One of the more interesting theses advanced by Zero to One [1] is that monopolies are good to the extent that they afford companies the agency and comfort to engage in long-term activities:

Monopolists can think about things other than making money; non-monopolists can’t. In perfect competition, a business is so focused on today’s margins that it can’t possibly plan for a long-term future. Only one thing can allow a business to transcend the daily brute struggle for survival: monopoly profits.

If you accept this argument on its face, you can dither a little: sometimes these longer-term investments both involve value-generation and value-capture on behalf of the monopolist (the iPhone being subsidized by iPod's runaway success); sometimes they're purely altruistic, like Facebook's investment in open-source [2].

It's an interesting line of reasoning that essentially reduces down to "the area under the curve generated by a very successful business which would otherwise be eroded by perfect competition can be directed towards useful ends."

Finishing up Acquired's great two-part dive into the formation and breakup of Standard Oil, I stumbled into a useful (albeit anecdotal) rejoinder. They quote Ron Chernow in Titan:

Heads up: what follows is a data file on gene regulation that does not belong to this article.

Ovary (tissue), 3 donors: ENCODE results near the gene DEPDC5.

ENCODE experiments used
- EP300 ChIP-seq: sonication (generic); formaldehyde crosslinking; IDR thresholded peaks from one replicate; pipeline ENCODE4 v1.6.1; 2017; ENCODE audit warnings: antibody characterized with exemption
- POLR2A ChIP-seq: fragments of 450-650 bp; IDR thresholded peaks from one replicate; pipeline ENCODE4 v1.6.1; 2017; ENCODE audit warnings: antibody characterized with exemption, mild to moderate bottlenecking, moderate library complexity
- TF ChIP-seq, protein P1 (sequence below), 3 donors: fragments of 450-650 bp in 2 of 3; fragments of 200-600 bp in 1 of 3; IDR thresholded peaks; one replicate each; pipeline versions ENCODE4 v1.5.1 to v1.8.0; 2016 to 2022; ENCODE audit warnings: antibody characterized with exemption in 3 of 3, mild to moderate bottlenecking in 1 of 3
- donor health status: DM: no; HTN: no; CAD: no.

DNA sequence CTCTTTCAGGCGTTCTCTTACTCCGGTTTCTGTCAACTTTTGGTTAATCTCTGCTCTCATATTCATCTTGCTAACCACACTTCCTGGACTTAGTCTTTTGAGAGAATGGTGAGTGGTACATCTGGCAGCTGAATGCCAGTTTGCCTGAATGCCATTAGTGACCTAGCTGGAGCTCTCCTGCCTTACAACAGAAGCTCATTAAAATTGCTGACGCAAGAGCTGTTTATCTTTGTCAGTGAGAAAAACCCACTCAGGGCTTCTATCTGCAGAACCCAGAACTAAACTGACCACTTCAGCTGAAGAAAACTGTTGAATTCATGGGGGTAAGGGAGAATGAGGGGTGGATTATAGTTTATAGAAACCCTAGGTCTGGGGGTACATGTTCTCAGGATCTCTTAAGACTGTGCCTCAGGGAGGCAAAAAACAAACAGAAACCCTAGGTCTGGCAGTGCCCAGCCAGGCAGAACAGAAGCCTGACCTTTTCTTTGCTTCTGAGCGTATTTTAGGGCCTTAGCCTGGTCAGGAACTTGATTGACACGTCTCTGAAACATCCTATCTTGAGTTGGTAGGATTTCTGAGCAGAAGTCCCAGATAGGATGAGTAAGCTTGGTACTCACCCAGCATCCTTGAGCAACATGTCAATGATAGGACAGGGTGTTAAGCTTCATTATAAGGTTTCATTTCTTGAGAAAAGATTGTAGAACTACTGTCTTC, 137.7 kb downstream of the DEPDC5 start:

While the old guard at 26 Broadway mourned the trust's passage, some Young Turks at the operating companies were overjoyed... One of these extraordinary mavericks, Dr. William M. Burton of Standard Oil of Indiana, thought that Roosevelt had performed an inestimable service. After the 1911 dismemberment, he said, 'It was felt all along the line—younger men were given a chance.' Burton patented an exceptionally valuable process in 1913 (two years later) for 'cracking' crude oil—that is, for refining it so as to yield a far higher percentage of gasoline. This discovery permitted Standard of Indiana to reap incredible windfall royalties.

Can you imagine a more useful counterfactual than "literally Standard Oil got better from both a shareholder and consumer perspective once they were liberated from the shackles of infinite market power?" I certainly can't!

Setting aside the much trickier discussion of whether or not market power can be amassed within a corporation without negative consumer-facing externalities [3], I find it difficult to argue that the safety of monopoly-granted market power outweighs the Darwinian pressure of a market outside of very specific circumstances. One right and responsibility granted to any successful company is to allocate their profits towards investments; it doesn't take a monopoly to be able to do so.

  1. I am using the word interesting very deliberately: I don't endorse the thesis, but I find it worth time thinking about! ↩︎

  2. I am anticipating a witty, trenchant remark about React actually being a value-destructive investment by Facebook. ↩︎

  3. "Real monopolism has never been tried", etc. ↩︎

Lightning bolt
Subscribe to my newsletter

I publish monthly roundups of everything I've written, plus pictures of my corgi.
© 2024 Justin Duke · All rights reserved · have a nice day.